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Letter: Public transportation is a lifeline

Eden Prairie News - 9/10/2017

Most American adults the thought of not having access to a car or not having the ability to drive is nearly unconscionable, but for Americans who are elderly or disabled, this is a concept they have to learn to adapt to on a daily basis.

So assuming one doesn't have access to a car or simply doesn't have the ability to drive, how does one adapt to perform daily functions such such as going to work, getting to medical appointments or maintaining a social life?

The easiest way to adapt is utilizing public transportation. Every day, city buses and trains provide affordable, reliable transportation services to thousands of Minnesotans who need to get to work; right here in Carver County, Southwest transit provides transportation services through their stations in Chanhassen, Chaska and Carver.

For people with disabilities, however, who face the concept of being stranded, unemployed and even hungry, public transportation is a lifeline.

Historically, public transportation has come a long ways in providing services toward those with disabilities. The Rehabilitation Act of 1973 provided protection to people with disabilities from discrimination, particularly Section 504, which banned any entity receiving federal funding from using discriminatory practices.

The re-authorization of the American with Disabilities Act requires accessibility in public transportation by intercity and commuter rail and for public transportation other than by aircraft.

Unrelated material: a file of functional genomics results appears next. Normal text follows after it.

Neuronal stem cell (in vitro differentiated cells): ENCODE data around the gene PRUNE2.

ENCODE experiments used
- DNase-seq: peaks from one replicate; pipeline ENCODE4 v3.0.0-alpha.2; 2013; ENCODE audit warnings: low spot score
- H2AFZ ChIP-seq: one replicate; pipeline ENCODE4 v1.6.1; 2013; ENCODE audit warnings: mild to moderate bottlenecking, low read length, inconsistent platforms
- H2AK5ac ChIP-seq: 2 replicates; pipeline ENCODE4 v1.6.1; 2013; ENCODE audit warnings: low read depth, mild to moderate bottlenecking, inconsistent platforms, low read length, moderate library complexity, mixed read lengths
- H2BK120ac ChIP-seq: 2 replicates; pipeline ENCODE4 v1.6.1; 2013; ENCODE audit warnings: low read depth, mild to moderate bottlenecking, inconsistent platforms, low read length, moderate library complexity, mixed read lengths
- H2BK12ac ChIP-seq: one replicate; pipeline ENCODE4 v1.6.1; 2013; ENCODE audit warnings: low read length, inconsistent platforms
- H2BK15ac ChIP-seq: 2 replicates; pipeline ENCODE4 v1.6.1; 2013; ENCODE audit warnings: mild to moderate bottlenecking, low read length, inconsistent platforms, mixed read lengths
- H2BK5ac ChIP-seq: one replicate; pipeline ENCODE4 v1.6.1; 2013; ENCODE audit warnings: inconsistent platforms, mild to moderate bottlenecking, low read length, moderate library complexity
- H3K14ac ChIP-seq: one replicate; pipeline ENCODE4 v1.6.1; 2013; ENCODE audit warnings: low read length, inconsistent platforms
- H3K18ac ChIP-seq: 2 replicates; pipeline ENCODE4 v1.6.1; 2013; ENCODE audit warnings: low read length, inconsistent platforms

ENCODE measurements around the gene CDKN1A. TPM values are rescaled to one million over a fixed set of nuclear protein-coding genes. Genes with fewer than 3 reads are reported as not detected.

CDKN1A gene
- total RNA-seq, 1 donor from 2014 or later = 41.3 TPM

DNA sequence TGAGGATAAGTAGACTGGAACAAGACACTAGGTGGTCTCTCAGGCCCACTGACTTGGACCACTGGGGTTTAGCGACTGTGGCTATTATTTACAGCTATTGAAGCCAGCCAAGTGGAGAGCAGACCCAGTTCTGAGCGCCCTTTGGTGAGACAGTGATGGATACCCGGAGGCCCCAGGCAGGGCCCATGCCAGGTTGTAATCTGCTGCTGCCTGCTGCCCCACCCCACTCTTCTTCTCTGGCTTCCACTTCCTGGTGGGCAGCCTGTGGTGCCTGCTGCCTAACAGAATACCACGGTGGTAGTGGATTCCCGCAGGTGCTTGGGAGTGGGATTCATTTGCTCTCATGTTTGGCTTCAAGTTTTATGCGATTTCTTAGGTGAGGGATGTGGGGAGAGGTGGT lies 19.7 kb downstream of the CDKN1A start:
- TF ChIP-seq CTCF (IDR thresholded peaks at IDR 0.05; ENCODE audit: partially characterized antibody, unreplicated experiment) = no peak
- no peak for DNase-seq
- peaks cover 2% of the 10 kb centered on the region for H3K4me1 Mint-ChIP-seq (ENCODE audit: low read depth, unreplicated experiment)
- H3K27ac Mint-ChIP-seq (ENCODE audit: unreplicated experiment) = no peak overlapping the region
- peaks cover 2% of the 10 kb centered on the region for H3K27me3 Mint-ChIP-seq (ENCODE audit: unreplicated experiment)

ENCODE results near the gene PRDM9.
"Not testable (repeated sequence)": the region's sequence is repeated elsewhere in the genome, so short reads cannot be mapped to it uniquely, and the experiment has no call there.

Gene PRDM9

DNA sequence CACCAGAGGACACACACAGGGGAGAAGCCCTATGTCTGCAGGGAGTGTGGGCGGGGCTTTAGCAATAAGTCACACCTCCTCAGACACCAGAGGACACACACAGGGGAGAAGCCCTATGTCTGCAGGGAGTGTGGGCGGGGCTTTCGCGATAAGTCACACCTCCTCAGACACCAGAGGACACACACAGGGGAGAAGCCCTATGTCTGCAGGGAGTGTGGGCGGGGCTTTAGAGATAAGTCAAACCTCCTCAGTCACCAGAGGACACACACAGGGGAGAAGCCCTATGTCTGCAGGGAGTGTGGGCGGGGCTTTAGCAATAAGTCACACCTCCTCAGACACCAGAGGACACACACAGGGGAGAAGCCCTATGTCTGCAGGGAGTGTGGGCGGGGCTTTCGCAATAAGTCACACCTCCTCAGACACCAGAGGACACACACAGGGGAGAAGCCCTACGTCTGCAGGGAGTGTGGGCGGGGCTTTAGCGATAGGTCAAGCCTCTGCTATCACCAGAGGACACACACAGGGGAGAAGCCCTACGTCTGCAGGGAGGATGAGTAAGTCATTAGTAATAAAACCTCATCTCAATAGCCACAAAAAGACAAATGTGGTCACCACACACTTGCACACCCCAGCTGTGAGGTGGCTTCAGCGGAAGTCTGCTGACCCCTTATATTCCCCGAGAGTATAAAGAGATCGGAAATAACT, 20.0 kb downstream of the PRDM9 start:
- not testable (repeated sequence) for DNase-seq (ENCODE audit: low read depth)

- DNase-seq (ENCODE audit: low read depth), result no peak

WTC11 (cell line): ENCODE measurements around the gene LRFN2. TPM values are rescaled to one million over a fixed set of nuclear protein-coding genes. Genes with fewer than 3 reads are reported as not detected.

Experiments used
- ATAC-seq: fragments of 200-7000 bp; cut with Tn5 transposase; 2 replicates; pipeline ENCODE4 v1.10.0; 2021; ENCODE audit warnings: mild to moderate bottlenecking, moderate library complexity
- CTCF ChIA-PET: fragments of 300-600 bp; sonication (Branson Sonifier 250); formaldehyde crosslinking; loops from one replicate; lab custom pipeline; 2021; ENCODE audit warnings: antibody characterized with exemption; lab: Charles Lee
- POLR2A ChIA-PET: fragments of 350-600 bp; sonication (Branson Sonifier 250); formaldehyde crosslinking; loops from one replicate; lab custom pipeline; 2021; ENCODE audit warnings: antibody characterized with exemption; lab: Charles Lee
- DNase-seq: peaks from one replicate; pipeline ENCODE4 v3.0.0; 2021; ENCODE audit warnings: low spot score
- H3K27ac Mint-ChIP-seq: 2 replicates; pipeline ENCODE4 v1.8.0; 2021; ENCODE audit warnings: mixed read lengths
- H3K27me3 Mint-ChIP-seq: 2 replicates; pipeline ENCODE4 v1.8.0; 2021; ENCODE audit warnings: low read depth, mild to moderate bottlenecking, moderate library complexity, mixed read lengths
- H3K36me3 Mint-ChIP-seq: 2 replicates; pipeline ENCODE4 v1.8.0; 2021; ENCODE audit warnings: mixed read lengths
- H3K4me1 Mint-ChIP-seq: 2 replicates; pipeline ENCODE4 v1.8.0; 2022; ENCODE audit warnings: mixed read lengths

Despite the significant protections guaranteed through these landmark legislation, accessibility to public transportation's continues to be a hindrance for those with disabilities. Despite maintaining an effective transportation system being one of two mandated priorities in the state Constitution, the other being education, this past year the Minnesota House of Representatives passed legislation that cuts $120 million from regional transit and completely eliminates general fund contributions by 2021.

Lawmakers also divested state funding from both the green and blue light rail lines, which provide effective transportation for those residing and working in the heart of the metro area.

As a nation, public transportation is at the heart of economic and workforce development, particularly for programs such as the welfare-to-work program. According to studies performed by the U.S. Department of Health and Human Services, 94 percent of those utilizing welfare programs do not own a car and rely on public transportation to get to and from work every day and according to the center for transportation excellence those living off below average wages also take advantage of the affordability of public transportation options.

Public transportation is a catalyst for promoting economic development, improving livability in our communities and most of all Metro Transit has allowed for individuals with disabilities to be self-sufficient.

Not only are the cuts to a public transportation system a gigantic disservice to the disability community, they also go against our core principals as a party because, according to Sen. Dave Osmek, that's what the Republican Party is about - hard work and self-sufficiency - but that statement, in fact, runs contrary to his aversion and condemnation of our public transit system.

So why does public transportation matter? Think about where we would be without isolated, anti- less social, less healthy and poor with selective application of our values as a country, which is the very opposite direction of where we as communities and as a nation should be heading.

Noah McCourt

Eden Prairie

 
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